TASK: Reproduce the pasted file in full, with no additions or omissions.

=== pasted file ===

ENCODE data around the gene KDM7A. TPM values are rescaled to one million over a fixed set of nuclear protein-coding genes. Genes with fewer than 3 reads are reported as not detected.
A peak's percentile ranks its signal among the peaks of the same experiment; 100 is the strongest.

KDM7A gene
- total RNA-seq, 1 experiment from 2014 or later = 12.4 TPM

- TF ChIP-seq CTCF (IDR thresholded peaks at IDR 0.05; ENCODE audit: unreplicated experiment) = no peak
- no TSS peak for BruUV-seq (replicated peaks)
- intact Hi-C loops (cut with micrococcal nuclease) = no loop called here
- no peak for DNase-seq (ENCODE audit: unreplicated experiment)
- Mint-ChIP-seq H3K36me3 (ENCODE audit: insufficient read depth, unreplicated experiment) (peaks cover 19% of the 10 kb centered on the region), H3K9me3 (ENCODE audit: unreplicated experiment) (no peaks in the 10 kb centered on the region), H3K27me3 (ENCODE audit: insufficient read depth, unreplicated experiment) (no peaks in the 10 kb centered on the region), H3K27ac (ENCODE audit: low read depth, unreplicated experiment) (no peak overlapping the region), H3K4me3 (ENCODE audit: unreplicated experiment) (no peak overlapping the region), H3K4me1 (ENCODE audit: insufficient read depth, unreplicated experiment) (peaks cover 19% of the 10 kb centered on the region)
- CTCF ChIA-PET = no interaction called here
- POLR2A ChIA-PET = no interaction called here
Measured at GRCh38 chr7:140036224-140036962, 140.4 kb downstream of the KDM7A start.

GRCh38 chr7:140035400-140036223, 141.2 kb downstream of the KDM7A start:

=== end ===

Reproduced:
ENCODE data around the gene KDM7A. TPM values are rescaled to one million over a fixed set of nuclear protein-coding genes. Genes with fewer than 3 reads are reported as not detected.
A peak's percentile ranks its signal among the peaks of the same experiment; 100 is the strongest.

KDM7A gene
- total RNA-seq, 1 experiment from 2014 or later = 12.4 TPM

- TF ChIP-seq CTCF (IDR thresholded peaks at IDR 0.05; ENCODE audit: unreplicated experiment) = no peak
- no TSS peak for BruUV-seq (replicated peaks)
- intact Hi-C loops (cut with micrococcal nuclease) = no loop called here
- no peak for DNase-seq (ENCODE audit: unreplicated experiment)
- Mint-ChIP-seq H3K36me3 (ENCODE audit: insufficient read depth, unreplicated experiment) (peaks cover 19% of the 10 kb centered on the region), H3K9me3 (ENCODE audit: unreplicated experiment) (no peaks in the 10 kb centered on the region), H3K27me3 (ENCODE audit: insufficient read depth, unreplicated experiment) (no peaks in the 10 kb centered on the region), H3K27ac (ENCODE audit: low read depth, unreplicated experiment) (no peak overlapping the region), H3K4me3 (ENCODE audit: unreplicated experiment) (no peak overlapping the region), H3K4me1 (ENCODE audit: insufficient read depth, unreplicated experiment) (peaks cover 19% of the 10 kb centered on the region)
- CTCF ChIA-PET = no interaction called here
- POLR2A ChIA-PET = no interaction called here
Measured at GRCh38 chr7:140036224-140036962, 140.4 kb downstream of the KDM7A start.

GRCh38 chr7:140035400-140036223, 141.2 kb downstream of the KDM7A start: